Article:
Melaleuca leptospermoides facts for kids
Quick facts for kidsMelaleuca leptospermoides
|M. leptospermoides growing in the Charles Gardner Nature Reserve near Tammin|
Melaleuca leptospermoides is a plant in the myrtle family, Myrtaceae and is endemic to a small area in the south-west of Western Australia. It is an erect shrub with narrow leaves, pinkish or purple flowers and small fruit, and is similar to Melaleuca tuberculata except that it lacks brown bracts at the base of the flowers.
Melaleuca leptospermoides is a shrub growing to a height of 1.6 m (5 ft). The leaves are arranged alternately, are 4.5–12 mm (0.2–0.5 in) long, 1.3–6 mm (0.05–0.2 in) wide and linear to narrow oval in shape.
Purple, mauve, magenta or pink flowers appear in heads at or near the ends of the branches. The heads are composed of one to four groups of flowers with three flowers in each group and are up to 22 mm (0.9 in) in diameter. The stamens are arranged in five bundles around the flower, each bundle having 8 to 12 stamens. Flowering occurs between September and November and the fruit which follow are woody capsules, 4–5 mm (0.16–0.20 in) long.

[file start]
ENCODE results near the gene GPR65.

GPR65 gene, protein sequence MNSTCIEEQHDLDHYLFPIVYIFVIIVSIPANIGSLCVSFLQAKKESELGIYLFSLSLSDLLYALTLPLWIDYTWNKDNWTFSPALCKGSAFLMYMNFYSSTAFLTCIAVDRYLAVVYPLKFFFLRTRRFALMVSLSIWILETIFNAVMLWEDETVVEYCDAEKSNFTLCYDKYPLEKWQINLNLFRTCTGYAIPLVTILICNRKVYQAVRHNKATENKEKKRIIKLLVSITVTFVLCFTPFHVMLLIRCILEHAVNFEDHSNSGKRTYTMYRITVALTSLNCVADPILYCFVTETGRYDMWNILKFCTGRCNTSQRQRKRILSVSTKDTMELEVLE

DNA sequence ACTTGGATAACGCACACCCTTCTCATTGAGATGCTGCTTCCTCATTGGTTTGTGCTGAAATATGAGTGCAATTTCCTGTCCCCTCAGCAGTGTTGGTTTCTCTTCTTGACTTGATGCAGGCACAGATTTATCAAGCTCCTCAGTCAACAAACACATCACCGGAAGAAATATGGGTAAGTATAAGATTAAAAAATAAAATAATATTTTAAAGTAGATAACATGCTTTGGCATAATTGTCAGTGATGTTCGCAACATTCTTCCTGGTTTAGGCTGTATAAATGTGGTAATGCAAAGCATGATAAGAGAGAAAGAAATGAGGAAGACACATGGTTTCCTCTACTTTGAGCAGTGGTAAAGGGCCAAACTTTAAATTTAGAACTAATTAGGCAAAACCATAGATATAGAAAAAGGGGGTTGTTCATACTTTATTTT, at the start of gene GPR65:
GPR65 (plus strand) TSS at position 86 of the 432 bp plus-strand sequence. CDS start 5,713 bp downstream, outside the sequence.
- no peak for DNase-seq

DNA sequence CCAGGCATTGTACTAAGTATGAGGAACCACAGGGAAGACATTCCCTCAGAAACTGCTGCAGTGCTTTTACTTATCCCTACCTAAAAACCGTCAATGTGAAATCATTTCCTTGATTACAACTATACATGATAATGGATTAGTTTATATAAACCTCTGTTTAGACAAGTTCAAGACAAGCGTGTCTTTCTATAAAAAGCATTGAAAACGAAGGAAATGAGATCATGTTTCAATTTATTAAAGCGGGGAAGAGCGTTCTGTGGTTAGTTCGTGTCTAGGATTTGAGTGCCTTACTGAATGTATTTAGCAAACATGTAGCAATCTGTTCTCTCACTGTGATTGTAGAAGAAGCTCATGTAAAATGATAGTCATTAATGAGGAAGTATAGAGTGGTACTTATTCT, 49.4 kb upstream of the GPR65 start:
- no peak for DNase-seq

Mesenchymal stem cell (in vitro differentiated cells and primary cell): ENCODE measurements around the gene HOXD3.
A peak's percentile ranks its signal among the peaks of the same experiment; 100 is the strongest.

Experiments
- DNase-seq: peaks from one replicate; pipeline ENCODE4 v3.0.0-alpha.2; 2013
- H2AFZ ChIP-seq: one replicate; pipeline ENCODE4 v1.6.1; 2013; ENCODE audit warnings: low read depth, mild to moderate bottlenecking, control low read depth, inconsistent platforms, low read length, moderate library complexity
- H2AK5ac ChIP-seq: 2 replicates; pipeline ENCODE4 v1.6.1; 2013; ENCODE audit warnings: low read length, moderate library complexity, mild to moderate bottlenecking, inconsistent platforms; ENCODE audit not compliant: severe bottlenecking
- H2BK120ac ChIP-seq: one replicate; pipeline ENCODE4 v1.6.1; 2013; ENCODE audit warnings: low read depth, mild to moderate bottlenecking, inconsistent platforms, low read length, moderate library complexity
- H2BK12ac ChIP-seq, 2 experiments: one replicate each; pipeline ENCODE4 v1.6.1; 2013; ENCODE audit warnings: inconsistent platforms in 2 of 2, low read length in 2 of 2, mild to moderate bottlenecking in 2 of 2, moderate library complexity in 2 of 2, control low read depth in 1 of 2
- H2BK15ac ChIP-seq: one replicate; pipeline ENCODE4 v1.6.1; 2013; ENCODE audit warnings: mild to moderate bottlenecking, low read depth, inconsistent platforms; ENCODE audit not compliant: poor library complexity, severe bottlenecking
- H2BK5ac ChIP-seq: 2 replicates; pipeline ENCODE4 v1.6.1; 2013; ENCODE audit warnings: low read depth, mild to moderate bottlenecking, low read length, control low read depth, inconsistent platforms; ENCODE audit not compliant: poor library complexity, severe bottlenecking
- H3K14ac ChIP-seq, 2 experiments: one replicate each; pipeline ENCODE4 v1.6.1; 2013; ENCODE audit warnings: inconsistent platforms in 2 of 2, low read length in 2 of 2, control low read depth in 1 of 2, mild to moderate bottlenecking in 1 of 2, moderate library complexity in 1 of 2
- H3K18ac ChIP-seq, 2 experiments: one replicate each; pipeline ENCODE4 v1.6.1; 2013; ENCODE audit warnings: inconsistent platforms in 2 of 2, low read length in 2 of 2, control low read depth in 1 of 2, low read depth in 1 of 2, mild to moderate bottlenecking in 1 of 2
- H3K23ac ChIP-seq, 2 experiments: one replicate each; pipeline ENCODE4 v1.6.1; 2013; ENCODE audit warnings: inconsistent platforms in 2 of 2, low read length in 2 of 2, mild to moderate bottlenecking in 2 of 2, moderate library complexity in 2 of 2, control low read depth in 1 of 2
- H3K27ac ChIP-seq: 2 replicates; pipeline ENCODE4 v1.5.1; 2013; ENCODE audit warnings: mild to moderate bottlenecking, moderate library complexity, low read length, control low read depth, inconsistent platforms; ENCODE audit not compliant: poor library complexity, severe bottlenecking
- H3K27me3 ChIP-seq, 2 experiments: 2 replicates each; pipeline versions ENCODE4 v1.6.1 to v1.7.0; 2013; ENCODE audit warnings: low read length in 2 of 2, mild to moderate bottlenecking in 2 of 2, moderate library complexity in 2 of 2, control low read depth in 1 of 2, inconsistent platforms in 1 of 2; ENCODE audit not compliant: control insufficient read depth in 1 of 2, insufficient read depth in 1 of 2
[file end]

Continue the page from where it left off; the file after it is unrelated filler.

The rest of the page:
Taxonomy and naming
This species was first formally described in 1844 by Johannes Conrad Schauer in Plantae Preissianae. The specific epithet (leptospermoides) refers to the similarity of this species to a leptospermum.
Distribution and habitat
Melaleuca leptospermoides occurs from the Cadoux-Brookton districts eastwards to the Coolgardie-Lake King districts in the Avon Wheatbelt, Jarrah Forest and Mallee biogeographic regions. It grows in sand, gravel or clay on undulating sandplains and salt lakes.
Melaleuca leptospermoides is listed as "not threatened" by the Government of Western Australia Department of Parks and Wildlife.
The oil from the leaves of this species consists mainly of monoterpenes at the rate of 0.2-0.5% (fresh weight/weight).
Melaleuca leptospermoides Facts for Kids. Kiddle Encyclopedia.